Analysing aspects of the performance of an ironblast furnace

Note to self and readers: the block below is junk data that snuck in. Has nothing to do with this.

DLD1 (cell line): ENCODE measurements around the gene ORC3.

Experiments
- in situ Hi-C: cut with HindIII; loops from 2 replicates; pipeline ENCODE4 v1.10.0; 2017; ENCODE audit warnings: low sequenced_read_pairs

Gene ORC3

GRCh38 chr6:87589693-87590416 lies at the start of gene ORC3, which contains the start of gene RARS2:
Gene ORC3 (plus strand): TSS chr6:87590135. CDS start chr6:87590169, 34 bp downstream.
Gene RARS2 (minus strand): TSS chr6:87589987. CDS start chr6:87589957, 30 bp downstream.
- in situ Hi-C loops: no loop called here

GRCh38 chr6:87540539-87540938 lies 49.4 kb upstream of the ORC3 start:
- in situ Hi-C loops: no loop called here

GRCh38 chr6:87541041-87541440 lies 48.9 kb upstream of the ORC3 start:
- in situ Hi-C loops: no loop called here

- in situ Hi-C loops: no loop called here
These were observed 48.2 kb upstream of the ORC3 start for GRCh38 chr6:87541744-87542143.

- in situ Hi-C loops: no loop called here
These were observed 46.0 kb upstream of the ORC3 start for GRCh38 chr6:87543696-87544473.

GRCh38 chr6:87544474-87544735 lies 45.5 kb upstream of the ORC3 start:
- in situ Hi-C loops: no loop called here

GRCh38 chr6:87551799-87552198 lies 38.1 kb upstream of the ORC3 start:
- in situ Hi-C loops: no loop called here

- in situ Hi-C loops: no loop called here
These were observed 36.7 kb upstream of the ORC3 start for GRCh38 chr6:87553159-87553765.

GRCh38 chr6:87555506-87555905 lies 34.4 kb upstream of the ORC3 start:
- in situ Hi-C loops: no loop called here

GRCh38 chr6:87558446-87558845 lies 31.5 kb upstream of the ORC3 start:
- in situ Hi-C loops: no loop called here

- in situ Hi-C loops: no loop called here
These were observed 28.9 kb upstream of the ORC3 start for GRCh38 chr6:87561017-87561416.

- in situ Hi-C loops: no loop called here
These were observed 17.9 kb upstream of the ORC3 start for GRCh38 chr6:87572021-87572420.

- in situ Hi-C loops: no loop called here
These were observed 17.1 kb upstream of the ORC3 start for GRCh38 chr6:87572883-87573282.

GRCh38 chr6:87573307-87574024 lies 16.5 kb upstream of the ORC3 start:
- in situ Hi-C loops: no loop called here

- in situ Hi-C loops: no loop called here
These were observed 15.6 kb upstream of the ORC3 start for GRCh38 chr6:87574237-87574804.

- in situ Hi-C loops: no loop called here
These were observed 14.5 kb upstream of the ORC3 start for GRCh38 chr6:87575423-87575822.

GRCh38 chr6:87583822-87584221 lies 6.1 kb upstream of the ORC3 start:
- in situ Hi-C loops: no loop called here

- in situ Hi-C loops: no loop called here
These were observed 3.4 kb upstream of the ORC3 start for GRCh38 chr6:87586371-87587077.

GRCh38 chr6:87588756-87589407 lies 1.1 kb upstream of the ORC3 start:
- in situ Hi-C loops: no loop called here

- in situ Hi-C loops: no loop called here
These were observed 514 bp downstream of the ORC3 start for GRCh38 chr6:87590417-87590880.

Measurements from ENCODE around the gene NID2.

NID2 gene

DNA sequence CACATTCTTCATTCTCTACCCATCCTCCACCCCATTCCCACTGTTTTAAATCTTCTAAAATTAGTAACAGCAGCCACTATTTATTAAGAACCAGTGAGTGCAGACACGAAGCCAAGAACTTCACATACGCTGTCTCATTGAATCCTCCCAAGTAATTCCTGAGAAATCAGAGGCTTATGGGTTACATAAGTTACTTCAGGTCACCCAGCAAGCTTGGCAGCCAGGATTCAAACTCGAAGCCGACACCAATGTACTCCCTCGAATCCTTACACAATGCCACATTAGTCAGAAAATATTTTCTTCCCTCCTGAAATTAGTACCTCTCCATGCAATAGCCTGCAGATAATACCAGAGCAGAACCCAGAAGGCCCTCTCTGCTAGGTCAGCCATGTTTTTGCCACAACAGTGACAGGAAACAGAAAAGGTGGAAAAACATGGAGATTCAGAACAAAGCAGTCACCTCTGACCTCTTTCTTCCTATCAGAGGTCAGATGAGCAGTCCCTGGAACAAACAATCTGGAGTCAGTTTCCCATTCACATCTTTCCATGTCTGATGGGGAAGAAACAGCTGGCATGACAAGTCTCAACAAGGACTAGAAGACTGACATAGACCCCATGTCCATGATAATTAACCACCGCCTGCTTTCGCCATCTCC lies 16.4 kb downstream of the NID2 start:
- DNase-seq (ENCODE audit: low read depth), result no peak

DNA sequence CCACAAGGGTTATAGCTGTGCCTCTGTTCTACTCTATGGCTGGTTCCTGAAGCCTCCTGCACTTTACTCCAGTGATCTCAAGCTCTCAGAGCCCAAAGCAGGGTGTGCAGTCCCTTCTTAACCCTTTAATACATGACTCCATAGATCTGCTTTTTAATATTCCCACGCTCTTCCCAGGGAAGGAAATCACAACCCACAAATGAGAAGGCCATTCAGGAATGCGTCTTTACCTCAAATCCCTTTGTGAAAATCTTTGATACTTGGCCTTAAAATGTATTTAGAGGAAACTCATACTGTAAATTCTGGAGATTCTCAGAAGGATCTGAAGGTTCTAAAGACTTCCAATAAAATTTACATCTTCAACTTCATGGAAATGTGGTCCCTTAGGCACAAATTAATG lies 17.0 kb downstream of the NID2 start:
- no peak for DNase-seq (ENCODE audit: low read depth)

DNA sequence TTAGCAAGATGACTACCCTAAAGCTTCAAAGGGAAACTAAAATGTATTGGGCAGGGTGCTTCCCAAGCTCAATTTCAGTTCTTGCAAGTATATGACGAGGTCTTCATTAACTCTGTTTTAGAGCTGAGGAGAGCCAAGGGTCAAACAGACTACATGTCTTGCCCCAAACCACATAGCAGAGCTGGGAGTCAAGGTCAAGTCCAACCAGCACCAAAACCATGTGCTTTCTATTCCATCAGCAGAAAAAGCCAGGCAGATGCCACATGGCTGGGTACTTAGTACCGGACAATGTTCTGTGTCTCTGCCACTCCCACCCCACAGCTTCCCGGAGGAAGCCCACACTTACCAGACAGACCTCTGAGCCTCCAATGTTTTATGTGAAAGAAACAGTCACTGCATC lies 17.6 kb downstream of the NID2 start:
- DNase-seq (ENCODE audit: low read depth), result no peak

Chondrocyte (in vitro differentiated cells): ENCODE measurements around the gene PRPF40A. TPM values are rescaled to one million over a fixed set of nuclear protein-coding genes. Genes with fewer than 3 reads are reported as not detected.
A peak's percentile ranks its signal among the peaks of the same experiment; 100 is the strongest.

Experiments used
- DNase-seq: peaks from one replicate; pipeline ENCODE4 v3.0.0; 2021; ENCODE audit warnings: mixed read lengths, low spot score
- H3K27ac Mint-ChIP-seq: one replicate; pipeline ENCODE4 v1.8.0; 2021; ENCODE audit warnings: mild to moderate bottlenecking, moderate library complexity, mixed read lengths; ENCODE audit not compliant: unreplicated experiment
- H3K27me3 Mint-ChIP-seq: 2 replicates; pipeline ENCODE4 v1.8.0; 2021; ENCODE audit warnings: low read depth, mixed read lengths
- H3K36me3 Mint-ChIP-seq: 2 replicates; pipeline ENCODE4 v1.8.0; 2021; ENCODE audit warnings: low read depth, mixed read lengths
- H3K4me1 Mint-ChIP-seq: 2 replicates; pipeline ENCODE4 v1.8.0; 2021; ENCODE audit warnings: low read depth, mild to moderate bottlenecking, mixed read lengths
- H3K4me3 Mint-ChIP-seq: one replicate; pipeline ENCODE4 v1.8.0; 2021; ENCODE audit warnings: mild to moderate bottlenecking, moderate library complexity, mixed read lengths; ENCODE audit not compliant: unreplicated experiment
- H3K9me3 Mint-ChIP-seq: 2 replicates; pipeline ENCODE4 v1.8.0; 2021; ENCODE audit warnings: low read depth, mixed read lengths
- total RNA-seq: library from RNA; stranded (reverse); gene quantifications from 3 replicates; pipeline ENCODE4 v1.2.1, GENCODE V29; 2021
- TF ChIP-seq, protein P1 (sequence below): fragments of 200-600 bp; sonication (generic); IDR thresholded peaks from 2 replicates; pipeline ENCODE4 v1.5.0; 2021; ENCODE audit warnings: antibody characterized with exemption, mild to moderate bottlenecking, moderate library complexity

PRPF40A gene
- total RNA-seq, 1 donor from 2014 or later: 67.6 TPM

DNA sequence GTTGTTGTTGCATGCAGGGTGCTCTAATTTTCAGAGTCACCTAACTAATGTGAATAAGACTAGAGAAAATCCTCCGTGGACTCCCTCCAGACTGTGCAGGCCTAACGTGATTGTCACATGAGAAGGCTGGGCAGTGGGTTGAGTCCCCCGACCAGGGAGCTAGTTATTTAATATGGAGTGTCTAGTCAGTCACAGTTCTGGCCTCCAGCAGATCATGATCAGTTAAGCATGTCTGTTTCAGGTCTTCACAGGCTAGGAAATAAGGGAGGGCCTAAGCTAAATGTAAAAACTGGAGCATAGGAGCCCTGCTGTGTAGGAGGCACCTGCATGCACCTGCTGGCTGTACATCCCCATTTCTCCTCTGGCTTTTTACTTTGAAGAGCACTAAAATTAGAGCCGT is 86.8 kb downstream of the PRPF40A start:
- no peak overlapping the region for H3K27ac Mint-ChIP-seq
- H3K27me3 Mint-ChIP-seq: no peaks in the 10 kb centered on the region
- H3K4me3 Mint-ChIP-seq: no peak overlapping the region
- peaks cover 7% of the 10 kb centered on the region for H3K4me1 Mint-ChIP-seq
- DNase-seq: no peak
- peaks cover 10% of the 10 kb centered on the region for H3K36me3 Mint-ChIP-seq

A mathematical model has been developed, simulating various aspects of an iron blast furnace, for the purpose of analysing its behaviour. This involved the simulation of a counter current compressible gas flow, through a packed bed, dealing with the momentum and thermal energy of both phases. Directional resistances were added to the gas momentum, so as to account for the interphase friction caused by the packed bed. This enabled the prediction of the cohesive zone geometry, together with the active coke and stack, thus providing an important step for a successful analysis. The availability of multi-phase codes to solve such a system was limited and those existing being inadequate to represent these kinds of problems. What resulted was, the development of an algorithm to solve for two phases (gas and solids) with interspersed counter current flow, where the solids behaved as a packed bed. The algorithm developed is an enhanced version of existing algorithms. As well as the numerical model, a physical model of the raceway was developed, using dry ice particles to simulate the packed bed. The sublimation properties of the ice give a more realistic simulation to coke combustion, compared to the use of inert particles. The results of the experiment brought to light the effects of particle-particle interaction as being most significant in enabling the solids bed to move freely, around and into the raceway. From numerical modelling results, it is concluded that the ore:coke charging profile plays a dominant role in furnace behaviour. More interestingly, the gas distribution was not affected by raceway geometries when the cohesive zone was not in the immediate vicinity. It was therefore concluded that, the size and shape of the raceway zone has little influence on the gas distribution in the iron blast furnace.